Workplace Based Rehabilitation for Low Back Disorders

This study has been completed.
Sponsor:
Collaborator:
The UAW-GM National Joint Committee on Health & Safety
Information provided by:
Rush University Medical Center
ClinicalTrials.gov Identifier:
NCT00316342
First received: April 18, 2006
Last updated: November 28, 2007
Last verified: November 2007
  Purpose

The purpose of this study is to examine the effect of back supports plus education upon recovery from a work-related low back disorder. The study tests the hypothesis: the use of back supports plus health education is not different from health education alone in promoting recovery from a work-related low back disorder in consideration of personal, health, and job factors. Significant improvements in physical health, neurogenic symptoms, back pain disability, and low back pain were observed over the twelve months of study follow-up. No statistically significant difference between the study groups was found with respect to these measures.


Condition Intervention Phase
Low Back Pain
Device: Back supports
Phase 3

Study Type: Interventional
Study Design: Allocation: Randomized
Endpoint Classification: Efficacy Study
Intervention Model: Single Group Assignment
Masking: Single Blind
Official Title: Workplace Based Rehabilitation for Low Back Disorders

Resource links provided by NLM:


Further study details as provided by Rush University Medical Center:

Primary Outcome Measures:
  • Low back pain
  • Back pain disability
  • Neurogenic symptoms
  • Physical health
  • Mental health
  • Low back pain repeated episodes
  • Lost work time

Estimated Enrollment: 433
Study Start Date: January 1997
Study Completion Date: November 2004
Detailed Description:

BACKGROUND Low back pain remains a common major source of morbidity and disability. Few studies consider the effectiveness of interventions for low back pain while simultaneously considering personal, health, and job characteristics.

METHODS This is a randomized clinical trial in which 433 active employees with low back disorders were randomly assigned to one of two study groups: 1) back support plus education on back health; or 2) education on back health only. Demographic, health, medical, and job factors were recorded. Outcomes were evaluated over a twelve month period and included self-reported measures of back pain, back pain disability level, physical health, mental health, back pain recurrence and administrative measures.

RESULTS Significant improvements in physical health, neurogenic symptoms, back pain disability, and low back pain were observed over time in both study groups. However, there was no significant difference between the study groups with respect to these outcome measures. The adjusted hazard ratio of recurrence rate was suggestive of an incremental protective effect due to back supports over education alone (adjusted hazard ratio [AHR]=0.711, 95% CI 0.50, 1.04, p=.085). There was also a marginal effect of back supports and education on decreasing low back pain over time (AHR=0.0015, p=0.091).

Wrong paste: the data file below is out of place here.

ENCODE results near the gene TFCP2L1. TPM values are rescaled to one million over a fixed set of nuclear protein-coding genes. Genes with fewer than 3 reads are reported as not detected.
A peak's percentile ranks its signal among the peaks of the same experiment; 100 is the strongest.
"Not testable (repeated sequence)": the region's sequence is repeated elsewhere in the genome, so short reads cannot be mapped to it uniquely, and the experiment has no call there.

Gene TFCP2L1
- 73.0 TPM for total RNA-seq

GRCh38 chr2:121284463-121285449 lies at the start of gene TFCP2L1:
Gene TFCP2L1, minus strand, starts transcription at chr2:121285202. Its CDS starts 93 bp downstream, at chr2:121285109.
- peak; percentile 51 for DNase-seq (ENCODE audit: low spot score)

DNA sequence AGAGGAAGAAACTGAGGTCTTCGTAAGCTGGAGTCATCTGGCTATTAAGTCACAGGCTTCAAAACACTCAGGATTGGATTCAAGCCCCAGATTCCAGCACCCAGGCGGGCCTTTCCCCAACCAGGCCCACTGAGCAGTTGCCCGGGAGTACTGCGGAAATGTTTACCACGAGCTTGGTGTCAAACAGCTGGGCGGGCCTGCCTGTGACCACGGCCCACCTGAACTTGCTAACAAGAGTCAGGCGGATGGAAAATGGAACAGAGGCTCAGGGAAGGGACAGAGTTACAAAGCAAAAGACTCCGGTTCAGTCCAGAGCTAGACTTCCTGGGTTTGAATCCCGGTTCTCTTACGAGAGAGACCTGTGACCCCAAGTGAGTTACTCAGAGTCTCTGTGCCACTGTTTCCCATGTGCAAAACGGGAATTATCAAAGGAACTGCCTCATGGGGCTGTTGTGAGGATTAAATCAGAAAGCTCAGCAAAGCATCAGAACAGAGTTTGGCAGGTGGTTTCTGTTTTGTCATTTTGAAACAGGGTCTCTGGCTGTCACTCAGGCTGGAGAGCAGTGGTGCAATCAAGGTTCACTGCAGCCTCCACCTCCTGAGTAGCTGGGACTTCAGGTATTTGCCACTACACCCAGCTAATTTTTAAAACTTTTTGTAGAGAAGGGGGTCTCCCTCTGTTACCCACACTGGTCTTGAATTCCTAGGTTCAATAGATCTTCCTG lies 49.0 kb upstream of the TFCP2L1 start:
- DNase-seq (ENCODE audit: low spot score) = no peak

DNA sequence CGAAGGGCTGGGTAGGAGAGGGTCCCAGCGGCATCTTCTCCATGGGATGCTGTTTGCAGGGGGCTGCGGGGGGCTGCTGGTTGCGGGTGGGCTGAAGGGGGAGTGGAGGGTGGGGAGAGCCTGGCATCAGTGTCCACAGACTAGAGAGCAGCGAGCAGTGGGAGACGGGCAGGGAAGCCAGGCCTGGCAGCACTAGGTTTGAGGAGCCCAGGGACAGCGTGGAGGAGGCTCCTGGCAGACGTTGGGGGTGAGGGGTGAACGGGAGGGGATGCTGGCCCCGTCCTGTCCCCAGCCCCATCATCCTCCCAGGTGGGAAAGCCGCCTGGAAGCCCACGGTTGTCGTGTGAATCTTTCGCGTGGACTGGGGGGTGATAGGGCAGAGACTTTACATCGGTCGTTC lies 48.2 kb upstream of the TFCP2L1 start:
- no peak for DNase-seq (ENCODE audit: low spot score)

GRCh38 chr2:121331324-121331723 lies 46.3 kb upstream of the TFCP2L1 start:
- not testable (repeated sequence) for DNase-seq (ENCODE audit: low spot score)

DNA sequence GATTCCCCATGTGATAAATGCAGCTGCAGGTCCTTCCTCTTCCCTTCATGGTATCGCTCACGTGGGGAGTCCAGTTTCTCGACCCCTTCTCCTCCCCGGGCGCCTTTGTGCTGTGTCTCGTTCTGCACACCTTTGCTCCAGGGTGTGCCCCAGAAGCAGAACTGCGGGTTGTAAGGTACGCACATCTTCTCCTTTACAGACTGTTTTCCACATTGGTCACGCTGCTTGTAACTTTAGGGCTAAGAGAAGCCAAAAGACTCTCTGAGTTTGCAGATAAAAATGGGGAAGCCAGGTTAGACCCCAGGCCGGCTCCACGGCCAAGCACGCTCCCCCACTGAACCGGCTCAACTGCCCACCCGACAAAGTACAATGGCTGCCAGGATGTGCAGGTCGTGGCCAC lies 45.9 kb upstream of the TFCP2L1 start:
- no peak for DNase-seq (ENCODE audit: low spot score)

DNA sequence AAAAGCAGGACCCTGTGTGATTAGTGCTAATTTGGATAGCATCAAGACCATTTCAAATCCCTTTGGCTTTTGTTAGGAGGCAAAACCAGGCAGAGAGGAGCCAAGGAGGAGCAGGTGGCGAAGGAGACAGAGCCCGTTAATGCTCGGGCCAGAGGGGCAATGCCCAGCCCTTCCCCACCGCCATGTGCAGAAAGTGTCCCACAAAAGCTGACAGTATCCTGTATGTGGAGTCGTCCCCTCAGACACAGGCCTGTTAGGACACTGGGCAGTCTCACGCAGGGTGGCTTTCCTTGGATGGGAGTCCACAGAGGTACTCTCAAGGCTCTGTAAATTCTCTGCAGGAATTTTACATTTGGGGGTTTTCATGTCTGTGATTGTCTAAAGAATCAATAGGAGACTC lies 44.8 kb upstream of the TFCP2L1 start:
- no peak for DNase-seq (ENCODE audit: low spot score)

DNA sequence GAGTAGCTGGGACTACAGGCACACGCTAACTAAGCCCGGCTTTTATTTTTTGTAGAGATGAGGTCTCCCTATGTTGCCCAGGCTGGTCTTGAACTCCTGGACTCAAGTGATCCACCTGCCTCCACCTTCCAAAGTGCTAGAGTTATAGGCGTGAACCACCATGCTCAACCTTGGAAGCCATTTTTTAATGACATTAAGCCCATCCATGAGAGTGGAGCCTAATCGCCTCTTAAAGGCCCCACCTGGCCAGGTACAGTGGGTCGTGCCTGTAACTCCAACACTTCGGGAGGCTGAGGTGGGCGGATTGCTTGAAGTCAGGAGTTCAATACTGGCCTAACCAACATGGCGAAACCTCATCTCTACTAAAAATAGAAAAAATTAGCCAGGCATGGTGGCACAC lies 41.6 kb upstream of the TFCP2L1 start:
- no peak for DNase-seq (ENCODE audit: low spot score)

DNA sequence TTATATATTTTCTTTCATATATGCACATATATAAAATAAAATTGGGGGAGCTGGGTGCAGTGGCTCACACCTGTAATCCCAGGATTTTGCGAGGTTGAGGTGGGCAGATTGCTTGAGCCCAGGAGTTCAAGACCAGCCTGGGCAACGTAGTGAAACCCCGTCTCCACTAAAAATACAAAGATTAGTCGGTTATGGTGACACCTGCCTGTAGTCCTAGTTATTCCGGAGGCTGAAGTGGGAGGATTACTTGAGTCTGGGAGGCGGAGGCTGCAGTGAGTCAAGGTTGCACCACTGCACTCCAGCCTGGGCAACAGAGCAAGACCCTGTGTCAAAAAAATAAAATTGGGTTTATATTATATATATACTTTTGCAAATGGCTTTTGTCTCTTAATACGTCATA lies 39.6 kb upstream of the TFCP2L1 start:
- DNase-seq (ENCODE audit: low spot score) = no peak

CONCLUSIONS Back supports may have some value in promoting recovery from low back pain, but this effect is only observed in individuals who are actively employed in jobs with medium risk of low back disorders.

  Eligibility

Genders Eligible for Study:   Both
Accepts Healthy Volunteers:   No
Criteria

Inclusion Criteria:

work-related low back disorder, 18-64 years of age,active hourly worker, enrollment into study within eight weeks of diagnosis, signed informed consent

Exclusion Criteria:

no other concurrent work-related condition not pregnant

  Contacts and Locations
Choosing to participate in a study is an important personal decision. Talk with your doctor and family members or friends about deciding to join a study. To learn more about this study, you or your doctor may contact the study research staff using the Contacts provided below. For general information, see Learn About Clinical Studies.

Please refer to this study by its ClinicalTrials.gov identifier: NCT00316342

Sponsors and Collaborators
Rush University Medical Center
The UAW-GM National Joint Committee on Health & Safety
Investigators
Principal Investigator: Denise M Oleske, PhD Rush University Medical Center
  More Information

Publications:
Responsible Party: Dr. Gunnar Andersson, Rush University Medical Center
ClinicalTrials.gov Identifier: NCT00316342     History of Changes
Other Study ID Numbers: 95050341, #97-1-AP
Study First Received: April 18, 2006
Last Updated: November 28, 2007
Health Authority: United States: Institutional Review Board

Keywords provided by Rush University Medical Center:
Low back pain
Industrial workers
Recurrent back pain
Back supports
Back health education
Rehabilitation

Additional relevant MeSH terms:
Back Pain
Low Back Pain
Nervous System Diseases
Neurologic Manifestations
Pain
Signs and Symptoms

ClinicalTrials.gov processed this record on October 22, 2014